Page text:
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One of the greatest mistakes committed by our Constitution-makers was that they forgot to include in it the most important and effective political system existing in India continuously for thousands of years—the Panchayat system. It did not get a place in the Constitution except a passing reference in the directive principles.The mistake was rectified in April 1993 when the Panchayat Raj system was added to the Constitution.
The word “secular” was criticised in the Constituent Assembly being “a slippery phrase, a device to by-pass the ancient culture of the land”. However, the word was added in Article 25(2) (a) with the meaning of something outside religion. Later the word was added to the Preamble also in 1976, but without clarity or proper definition. “Secular” is a negative concept developed in the context of the acute conflict between the Church and the State in European history. Something similar never happened in Indian history. Today many interest groups define the word “secularism” according to their fancies, like rejection of all religions, equidistant to religions, etc., which are not in the spirit of our culture. Hindus, who are in the majority, believed and practised equal respect to all religions. All the major religions from outside came to India and settled without even a slight interference due to the unique greatness shown by the Hindu society.
The Constituent Assembly discussed the prohibition of cow slaughter; and it was finally added in Article 48, as a part of directive principles, fulfilling a strong wish of Mahatma Gandhiji, even though it was done with an apologetic secular tone of preserving animal husbandry.
Minority rights in Article 30 have always been a bone of contention in India. It was adopted from the experience of Poland. The first draft of the Constitution proposed protecting minorities from discrimination by the majority, but later it was mutilated to provide special rights to “minority” religions. Such special rights or “minority rights” were in addition to the general rights given to all religions. These special rights have been termed by the Supreme Court as “reverse discrimination” in the famous TMA Pai case of 2002. The special minority rights patently conflict with many other provisions of the Constitution viz. the idea of secularism in the preamble, the concept of equality before law in Article 14, the prohibition of religious discrimination in Article 15, equal rights to all religions in Article 29(2), Uniform Civil Code in Article 44 etc. It has prompted many sections of majority religion like Brahmo Samaj, Arya Samaj, Sri Ramakrishna Mission, Aurobindo Society etc., to fight in the courts claiming legally as separate “minority” religions. The conflicting minority provision had been a constant headache to our judiciary. The UN had, in 2002, declared seven sections of the people as minorities, each forming less than 10% of the population. In an equitable Constitution, all religions should enjoy the same rights, and no religion, not even the majority religion, should be discriminated against in any of the matters.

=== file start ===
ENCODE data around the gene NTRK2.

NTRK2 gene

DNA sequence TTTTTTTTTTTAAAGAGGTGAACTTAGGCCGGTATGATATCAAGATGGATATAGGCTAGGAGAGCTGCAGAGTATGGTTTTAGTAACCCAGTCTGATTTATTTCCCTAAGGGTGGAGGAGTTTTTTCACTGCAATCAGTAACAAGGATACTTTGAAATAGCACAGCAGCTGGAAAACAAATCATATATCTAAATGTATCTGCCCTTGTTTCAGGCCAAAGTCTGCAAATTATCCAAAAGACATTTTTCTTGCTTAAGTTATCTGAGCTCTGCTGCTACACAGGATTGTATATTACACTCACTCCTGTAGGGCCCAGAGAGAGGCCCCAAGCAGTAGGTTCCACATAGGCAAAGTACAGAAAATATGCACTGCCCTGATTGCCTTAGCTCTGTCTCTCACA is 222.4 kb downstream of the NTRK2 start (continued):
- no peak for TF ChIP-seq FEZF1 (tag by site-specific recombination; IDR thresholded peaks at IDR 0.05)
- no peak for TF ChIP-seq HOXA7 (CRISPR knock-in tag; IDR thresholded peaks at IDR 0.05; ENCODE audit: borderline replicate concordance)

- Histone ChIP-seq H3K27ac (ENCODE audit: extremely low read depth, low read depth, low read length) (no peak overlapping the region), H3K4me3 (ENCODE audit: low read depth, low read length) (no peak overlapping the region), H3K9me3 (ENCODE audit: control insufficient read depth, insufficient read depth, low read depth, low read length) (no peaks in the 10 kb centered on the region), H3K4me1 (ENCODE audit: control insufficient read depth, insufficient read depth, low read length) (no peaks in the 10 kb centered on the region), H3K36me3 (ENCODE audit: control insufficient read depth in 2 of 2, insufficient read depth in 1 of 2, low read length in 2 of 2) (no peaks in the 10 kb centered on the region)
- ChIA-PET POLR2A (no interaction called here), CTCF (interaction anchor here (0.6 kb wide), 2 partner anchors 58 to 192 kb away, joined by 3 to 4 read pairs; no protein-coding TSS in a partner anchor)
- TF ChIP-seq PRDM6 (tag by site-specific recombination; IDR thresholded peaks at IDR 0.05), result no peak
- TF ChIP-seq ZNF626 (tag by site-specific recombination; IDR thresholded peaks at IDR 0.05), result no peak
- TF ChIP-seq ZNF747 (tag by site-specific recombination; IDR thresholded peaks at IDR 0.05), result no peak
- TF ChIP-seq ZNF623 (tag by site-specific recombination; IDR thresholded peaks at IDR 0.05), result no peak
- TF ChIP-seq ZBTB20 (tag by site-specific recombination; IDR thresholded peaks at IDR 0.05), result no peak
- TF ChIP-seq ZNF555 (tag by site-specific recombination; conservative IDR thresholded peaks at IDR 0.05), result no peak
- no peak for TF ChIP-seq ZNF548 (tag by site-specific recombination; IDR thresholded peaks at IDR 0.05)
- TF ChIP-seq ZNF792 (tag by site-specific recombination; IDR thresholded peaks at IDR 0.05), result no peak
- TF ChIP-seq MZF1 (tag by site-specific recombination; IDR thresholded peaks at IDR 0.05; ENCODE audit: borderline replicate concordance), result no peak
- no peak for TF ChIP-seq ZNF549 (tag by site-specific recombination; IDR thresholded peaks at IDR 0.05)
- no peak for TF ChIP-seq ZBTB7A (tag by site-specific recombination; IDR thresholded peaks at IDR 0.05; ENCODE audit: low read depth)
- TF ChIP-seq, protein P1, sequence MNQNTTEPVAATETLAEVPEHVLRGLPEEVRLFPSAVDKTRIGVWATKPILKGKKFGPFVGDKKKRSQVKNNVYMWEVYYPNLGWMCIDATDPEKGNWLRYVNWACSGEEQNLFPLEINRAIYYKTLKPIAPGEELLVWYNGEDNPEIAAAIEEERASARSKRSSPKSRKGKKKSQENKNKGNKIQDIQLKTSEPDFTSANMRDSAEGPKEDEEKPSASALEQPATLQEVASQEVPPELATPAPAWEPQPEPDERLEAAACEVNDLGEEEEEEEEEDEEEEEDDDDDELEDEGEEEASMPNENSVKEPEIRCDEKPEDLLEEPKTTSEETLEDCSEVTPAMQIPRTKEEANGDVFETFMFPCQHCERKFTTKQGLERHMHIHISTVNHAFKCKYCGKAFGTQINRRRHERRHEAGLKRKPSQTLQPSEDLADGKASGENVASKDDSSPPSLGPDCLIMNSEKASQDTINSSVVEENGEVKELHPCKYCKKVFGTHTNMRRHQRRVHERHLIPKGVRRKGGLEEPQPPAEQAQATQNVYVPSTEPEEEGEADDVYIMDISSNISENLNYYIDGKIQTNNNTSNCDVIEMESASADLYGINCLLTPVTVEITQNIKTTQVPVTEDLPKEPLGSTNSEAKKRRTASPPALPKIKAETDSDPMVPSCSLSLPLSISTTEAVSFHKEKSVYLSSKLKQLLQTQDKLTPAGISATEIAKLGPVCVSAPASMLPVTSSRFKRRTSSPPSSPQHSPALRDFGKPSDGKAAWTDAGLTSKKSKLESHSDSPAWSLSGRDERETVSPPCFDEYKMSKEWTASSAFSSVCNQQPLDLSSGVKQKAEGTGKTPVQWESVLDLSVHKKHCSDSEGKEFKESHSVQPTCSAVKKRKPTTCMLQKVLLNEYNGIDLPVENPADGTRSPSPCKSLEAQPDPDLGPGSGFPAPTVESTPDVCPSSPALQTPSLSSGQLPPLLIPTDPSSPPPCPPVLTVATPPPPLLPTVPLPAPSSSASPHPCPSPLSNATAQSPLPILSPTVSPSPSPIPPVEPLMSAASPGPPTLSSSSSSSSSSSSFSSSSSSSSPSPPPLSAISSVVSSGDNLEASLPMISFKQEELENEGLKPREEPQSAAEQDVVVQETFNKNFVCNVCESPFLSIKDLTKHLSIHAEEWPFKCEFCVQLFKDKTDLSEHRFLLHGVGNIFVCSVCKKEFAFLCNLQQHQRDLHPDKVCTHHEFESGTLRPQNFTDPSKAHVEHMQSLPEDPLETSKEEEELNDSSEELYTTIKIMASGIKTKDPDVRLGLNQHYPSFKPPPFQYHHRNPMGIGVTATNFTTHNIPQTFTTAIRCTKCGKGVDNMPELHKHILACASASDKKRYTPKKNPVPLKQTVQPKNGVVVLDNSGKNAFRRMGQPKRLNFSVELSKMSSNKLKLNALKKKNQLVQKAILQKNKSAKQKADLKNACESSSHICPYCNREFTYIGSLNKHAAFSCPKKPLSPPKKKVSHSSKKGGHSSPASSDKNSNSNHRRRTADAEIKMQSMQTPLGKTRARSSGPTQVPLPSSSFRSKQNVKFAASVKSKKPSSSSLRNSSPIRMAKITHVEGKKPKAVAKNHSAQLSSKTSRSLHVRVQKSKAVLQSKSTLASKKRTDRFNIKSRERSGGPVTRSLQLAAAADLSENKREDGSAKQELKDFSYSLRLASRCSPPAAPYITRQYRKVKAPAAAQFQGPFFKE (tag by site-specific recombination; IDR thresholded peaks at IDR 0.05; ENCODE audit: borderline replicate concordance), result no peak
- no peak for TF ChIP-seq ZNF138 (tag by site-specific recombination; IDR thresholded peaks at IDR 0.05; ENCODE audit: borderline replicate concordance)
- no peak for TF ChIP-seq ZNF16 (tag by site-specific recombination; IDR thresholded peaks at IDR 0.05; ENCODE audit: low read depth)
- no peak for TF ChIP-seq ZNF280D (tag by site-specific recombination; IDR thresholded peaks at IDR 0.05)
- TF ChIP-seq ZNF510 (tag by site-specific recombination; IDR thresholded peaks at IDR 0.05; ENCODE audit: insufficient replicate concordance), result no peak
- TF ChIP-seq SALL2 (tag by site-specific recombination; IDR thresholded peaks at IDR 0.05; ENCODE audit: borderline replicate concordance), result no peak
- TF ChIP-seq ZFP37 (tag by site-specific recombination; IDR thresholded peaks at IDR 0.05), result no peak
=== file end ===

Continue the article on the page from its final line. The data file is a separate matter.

Article 15 and 29 bear the blunders that there are several “races” and “cultures” in India. The concept of “race” was crucial in the knowledge system that existed at the time of framing of the Constitution, but later United Nations has officially rejected the notion of “race” citing several scientific studies.
Apart from repeated amendments, higher courts were compelled to make their own additions to plug the loopholes, which are termed as “judicial legislations”. One example is, while interpreting the concept of “equality before law” in Article 14, Supreme Court had to add the words “in similar circumstances”, “intelligible differentia”, etc. Similarly, several “fundamental rights” were added by the judiciary. For instance, Right to Information was added to Article 19, and the Right to Life and the Right to Environment were added to Article 21 interpreting the provisions. Moreover, Courts have had to intervene in the conflict created between fundamental rights and Directive Principles of State Policy. The various contradictions inherent in the Constitutionhave compelled our higher courts to engage in the time-consuming job of interpreting the conflicting provisions. In the Kesavananda Bharati case of 1973, the SC had to examine whether the preamble is a part of the Constitution.